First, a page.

Tuesday, November 22, 2016

Seeing it all: Convolutional network layers map the function of the human visual system

I was wondering when this paper would come out. It now has.

Back about twenty years ago, Bruno Olshausen and David Field came out with a paper (Sparse Coding: 20 years later ) that changed our view on the interconnection between sparse coding, wavelets and how our brain works. In a way, it conforted many folks that wavelets were in fact a primitive of image processing. It also led too many other insights....

Today,  the following paper seems to show that certain parts of the brain have functionals equivalent to those found in deep convolutional neural networks.

Here is the paper: Seeing it all: Convolutional network layers map the function of the human visual system by Michael Eickenberg, Alexandre Gramfort, Gaël Varoquaux , Bertrand Thirion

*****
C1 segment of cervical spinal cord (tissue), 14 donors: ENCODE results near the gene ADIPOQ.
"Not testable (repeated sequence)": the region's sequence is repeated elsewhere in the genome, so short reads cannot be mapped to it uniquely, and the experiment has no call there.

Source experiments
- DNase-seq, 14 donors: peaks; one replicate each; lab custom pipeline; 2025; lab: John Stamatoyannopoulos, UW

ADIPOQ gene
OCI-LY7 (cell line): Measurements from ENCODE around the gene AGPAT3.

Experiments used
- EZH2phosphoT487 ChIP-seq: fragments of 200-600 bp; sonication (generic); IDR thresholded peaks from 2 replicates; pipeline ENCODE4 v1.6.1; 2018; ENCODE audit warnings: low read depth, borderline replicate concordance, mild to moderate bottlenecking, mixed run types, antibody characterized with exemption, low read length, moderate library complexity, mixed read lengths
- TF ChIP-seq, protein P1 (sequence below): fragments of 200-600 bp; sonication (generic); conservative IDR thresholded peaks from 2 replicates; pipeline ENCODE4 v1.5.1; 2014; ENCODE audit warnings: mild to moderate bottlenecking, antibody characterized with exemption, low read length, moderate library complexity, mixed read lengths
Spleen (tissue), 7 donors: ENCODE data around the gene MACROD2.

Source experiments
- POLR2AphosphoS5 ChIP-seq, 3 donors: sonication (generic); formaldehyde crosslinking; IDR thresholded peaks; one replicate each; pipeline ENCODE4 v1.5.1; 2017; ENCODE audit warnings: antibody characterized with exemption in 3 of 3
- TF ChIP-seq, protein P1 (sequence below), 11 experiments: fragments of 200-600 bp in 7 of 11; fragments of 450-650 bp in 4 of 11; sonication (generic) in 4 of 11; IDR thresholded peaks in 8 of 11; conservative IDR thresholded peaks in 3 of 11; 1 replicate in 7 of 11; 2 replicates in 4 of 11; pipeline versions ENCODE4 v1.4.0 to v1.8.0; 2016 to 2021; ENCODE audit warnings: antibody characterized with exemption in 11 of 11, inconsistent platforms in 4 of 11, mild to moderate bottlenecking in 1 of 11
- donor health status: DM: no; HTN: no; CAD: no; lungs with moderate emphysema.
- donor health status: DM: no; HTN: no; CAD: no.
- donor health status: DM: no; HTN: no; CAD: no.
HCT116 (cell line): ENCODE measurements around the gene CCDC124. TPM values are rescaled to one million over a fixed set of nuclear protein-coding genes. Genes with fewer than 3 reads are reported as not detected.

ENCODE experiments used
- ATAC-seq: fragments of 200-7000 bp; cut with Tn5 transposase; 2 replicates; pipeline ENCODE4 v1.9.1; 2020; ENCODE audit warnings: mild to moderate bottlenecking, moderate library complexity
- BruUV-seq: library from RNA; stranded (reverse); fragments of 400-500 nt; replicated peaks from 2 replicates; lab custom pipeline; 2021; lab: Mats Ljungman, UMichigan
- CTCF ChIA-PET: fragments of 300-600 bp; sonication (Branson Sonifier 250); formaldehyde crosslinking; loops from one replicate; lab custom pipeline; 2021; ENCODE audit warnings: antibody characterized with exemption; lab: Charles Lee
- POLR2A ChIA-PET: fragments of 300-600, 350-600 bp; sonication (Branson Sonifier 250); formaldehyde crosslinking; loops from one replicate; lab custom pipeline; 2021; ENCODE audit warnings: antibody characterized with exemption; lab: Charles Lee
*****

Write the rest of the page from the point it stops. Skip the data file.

Abstract : Convolutional networks used for computer vision represent candidate models for the computations performed in mammalian visual systems. We use them as a detailed model of human brain activity during the viewing of natural images by constructing predictive models based on their different layers and BOLD fMRI activations. Analyzing the predictive performance across layers yields characteristic fingerprints for each visual brain region: early visual areas are better described by lower level convolutional net layers and later visual areas by higher level net layers, exhibiting a progression across ventral and dorsal streams. Our predictive model generalizes beyond brain responses to natural images. We illustrate this on two experiments, namely retinotopy and face-place oppositions, by synthesizing brain activity and performing classical brain mapping upon it. The synthesis recovers the activations observed in the corresponding fMRI studies, showing that this deep encoding model captures representations of brain function that are universal across experimental paradigms.

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